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John Thompson
John Thompson

Densha De Go! All Series [UPDATED]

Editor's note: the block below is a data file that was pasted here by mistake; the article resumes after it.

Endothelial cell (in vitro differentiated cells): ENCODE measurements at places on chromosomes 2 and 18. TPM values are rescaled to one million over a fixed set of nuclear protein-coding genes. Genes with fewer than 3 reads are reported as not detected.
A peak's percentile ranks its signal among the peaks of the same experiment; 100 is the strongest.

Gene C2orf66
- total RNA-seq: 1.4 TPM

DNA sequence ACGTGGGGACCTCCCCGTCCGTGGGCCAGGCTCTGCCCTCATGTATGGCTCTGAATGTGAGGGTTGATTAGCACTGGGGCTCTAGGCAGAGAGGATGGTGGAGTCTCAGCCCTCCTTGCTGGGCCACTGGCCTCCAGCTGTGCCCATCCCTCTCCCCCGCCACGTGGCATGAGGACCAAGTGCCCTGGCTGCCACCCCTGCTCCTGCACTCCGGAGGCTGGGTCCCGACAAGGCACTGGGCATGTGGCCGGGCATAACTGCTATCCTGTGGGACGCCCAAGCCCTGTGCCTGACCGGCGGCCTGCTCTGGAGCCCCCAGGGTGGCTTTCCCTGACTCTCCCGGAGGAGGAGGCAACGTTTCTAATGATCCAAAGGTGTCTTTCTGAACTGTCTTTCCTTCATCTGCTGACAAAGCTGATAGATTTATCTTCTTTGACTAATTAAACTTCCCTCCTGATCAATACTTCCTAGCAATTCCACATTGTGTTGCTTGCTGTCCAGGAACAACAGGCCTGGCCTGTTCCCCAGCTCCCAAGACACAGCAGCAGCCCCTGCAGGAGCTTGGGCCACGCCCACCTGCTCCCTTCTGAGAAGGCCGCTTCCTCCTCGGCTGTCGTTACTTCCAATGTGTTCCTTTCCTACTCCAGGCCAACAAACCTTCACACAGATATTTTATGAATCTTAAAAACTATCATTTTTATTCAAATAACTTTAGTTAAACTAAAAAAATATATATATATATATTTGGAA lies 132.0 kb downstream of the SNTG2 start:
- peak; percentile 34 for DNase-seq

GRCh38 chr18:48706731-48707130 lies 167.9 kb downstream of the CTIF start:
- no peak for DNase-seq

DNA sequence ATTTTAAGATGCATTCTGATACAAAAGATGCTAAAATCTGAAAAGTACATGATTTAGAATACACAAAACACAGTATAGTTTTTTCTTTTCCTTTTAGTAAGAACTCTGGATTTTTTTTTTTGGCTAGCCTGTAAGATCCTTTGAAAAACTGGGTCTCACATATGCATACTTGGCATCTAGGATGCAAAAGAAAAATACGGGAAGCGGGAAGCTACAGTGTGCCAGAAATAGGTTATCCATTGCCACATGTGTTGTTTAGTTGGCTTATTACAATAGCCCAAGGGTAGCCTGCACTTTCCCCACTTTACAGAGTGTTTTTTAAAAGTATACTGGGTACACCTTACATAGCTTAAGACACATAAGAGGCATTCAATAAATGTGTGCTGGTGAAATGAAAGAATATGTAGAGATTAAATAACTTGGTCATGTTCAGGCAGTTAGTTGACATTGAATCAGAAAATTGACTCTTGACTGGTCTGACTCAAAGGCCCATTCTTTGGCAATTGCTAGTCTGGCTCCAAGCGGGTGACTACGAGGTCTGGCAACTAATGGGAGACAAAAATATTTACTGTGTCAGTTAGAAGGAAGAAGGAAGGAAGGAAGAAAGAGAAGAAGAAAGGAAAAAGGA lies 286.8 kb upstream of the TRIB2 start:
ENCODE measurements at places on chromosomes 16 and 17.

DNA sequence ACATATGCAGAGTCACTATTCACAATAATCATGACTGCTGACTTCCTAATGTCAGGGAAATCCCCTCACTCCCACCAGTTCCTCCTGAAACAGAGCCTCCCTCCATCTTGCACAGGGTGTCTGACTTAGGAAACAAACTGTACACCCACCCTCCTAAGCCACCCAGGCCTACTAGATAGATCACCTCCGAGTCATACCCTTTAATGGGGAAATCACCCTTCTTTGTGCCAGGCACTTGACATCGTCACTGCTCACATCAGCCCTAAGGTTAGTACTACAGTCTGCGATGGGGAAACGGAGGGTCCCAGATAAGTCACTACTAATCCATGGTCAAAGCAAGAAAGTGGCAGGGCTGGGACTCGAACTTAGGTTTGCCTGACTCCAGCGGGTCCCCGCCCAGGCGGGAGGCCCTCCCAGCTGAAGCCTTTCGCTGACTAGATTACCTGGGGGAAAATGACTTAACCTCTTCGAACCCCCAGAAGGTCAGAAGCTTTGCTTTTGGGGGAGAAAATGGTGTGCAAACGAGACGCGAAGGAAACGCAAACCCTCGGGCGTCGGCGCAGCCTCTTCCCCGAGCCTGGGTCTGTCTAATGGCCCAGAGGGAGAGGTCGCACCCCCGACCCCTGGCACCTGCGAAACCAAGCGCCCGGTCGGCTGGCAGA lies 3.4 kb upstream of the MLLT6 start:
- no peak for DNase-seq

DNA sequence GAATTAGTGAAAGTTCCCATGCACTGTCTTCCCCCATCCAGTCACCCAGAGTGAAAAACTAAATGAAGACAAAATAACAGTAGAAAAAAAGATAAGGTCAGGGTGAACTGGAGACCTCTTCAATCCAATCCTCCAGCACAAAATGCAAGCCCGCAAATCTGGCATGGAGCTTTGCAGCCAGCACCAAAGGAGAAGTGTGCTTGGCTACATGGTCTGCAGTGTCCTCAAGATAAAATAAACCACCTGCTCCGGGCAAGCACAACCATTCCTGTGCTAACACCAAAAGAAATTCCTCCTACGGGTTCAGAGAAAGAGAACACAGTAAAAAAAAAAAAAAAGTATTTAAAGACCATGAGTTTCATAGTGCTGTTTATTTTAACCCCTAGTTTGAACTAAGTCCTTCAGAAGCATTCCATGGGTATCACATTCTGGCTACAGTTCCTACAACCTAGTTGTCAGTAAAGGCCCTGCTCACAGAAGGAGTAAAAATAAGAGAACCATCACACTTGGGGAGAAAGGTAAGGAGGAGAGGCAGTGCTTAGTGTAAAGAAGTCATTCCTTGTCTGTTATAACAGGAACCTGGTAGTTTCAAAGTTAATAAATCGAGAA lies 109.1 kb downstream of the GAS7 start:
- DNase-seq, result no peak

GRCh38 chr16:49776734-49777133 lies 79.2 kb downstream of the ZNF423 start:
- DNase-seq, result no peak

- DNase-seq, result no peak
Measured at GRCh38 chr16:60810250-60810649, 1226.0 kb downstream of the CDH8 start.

Densha de Go! is a series of train simulation games that have been popular in Japan for decades. The 1997 title, Densha de Go!, is what kicked off the series for home gaming systems. This game was originally an arcade game that then got ported to the Playstation 1 (I will talk about this more later on in the review). I know my mediocre rating of such a classic title can be seen as blasphemy but I do have my reasons, so all aboard!GameplayDensha de Go! is a very realistic train simulation game with some arcade elements added to it (such as penalty points, score, and game overs). The game provides you with four real-world lines to work on that are located in various locations around Japan. The fact that you are playing real lines and not fictional ones really adds to the appeal of the game and makes it feel more like a proper simulation game. The objective is to go to all of the stations right on time, stop in the stations at the "finish line", and to go from station to station while following all train protocol (signaling with the horn, following speed limits in specific areas, and so on). The game provides you with a buffer of 30 penalty points, if this drops to zero its game over but you can continue on with the next station. Many things can earn you penalties, such as failure to honk the horn, arriving too early, arriving too late, slamming on the emergency brakes, going too fast in a slow zone, and the sort. This is where my issues with this game begin, this game is one of the strictest games I have ever played, you have to be absolutely perfect to avoid getting penalized. You must stop directly on the extremely thin finish line, too early and the game wont recognize that you're even in the station, too far and you get penalized for going too far, even if you just barely went past and the train is still fully in the station. In addition to this you need to be right on time, down to the millisecond, to actually get a perfect score. Trying to time this while also not stopping prematurely or drifting on past the finish line is nearly impossible. I somehow managed to do it once and was never able to do it again. The game also requires a level of course memorization as there's numerous hills, tunnels, and speed limits throughout the lines. The speed limits can be annoying your first go around as it may signal them too late for you to slow down in time before the game suddenly stops your train and you get penalized. You can earn back penalty buffer points by signaling your horn at the perfectly right times.The game has some simple but interesting controls. You can speed the train up with 5 different speed levels, and you can slow it down with 8 different brake levels. You also have an emergency brake but it results in penalties if you use it while going too fast. The game is basically trying to keep yourself in line with the time and the proper speeds. You shift your speed and brakes depending on where you are and to try to correct for any mistakes you might have made. The game provides you with zero indication of what you should be doing. You do get your current speed and the amount of meters left to the finish line though, and also the game occasionally provides some vague information every now and then. There is a lot to pay attention to and calculate for in real time. This is where track memorization takes place as there are many times when your train will speed up on its own, even when you have no power going to it. Controlling the train is very tricky and was much more difficult than I imagined it being, I almost always fail, usually just barely but sometimes I completely messed up. Now there is a reason as to why this game is so militant on the time and when you stop. This game was originally an arcade game, and they wanted the game to be more economic for players so they made scoring in the game an extremely difficult task. The idea was so people wouldn't play it a ton and waste all their money on it. This idea sounds insane, especially for a game company to do, but alas, it is what it is. When they ported this game to the PS1 they for whatever reason kept in this factor and didn't make the game more relaxed. I feel this game would be a lot more fun if it had a scoring system such as the ones used in rhythm games, where an imperfect hit still gets points and not a game over. Having the player constantly fail no matter how much they try can make the game become less engaging. I'm fine with extremely difficult games, but the fact that you have to land both to the inch and to the millisecond at the same time to even score is just ridiculous. GraphicsThe graphics and overall atmosphere and aesthetic of this game is awesome. I'm a huge fan of PS1 graphics and graphics of just regular Japanese towns and scenery, and this game is full of it. The lines are either through towns or through more rural areas like the mountains. Sadly the buildings don't have too much variation but they still look great. I love how the rural areas look, very pretty greens and nice composition of the visuals. All of your levels and meters and the sort are easy to see and pop against the scenery. The game overall looks really nice and relaxing. The perspective of the game is out of the train's front window (or in front of the train?), you see the track and scenery ahead of you. The game also has a gallery where you can see and read about tons of trains. The images for the trains in the gallery are real photos which look really cool.Music & SoundWell, hey, this game has some great tracks. Most of the game is only sound effects, but there are a few songs in this game that are all awesome. Its just standard Japanese 90s calm video game background music but I love this kind of stuff and really enjoyed it. The game also comes with a music video and the song is both hilarious and amazing. Most of the game is sound effects only. The sound of the train on the tracks, bells and whistles, the train operator saying the stations and making calls to the passengers, and the sort. As this is a simulation game all the realistic sounds and no music really fits the gameplay. Also of course if you want music you can always put on a CD/record/tape/MP3/lathe/etc. and listen to that while you play.OverallOverall this is an interesting game, the Densha de Go! series is a Japan-only classic so its fun playing the game that started it all, especially considering its historic value and the impact it had. I know train sims have gone back to at least 1985, but the cultural relevance Densha de Go! has had is undeniable. Sadly though, the decision to keep in the odd choices in the arcade version made for an overly difficult game. As you would only need to buy this once there's no need for it to be difficult to be economical. I believe making the game more relaxed or adding a scoring system with a wider range would've really helped this game, as having to be absolutely perfect to not get penalized is a bit much. This is a fun game with a great concept, good graphics, and a relaxing developed atmosphere, but its plagued with overly precise goals and hefty penalties. If you're a train otaku or enjoy train simulators and want to take up the challenge, then maybe check out this game, but it definitely wont be easy on you. PostscriptI should note for people who begin the Densha de Go! series with this game, the series gradually becomes a bit more relaxed with later titles.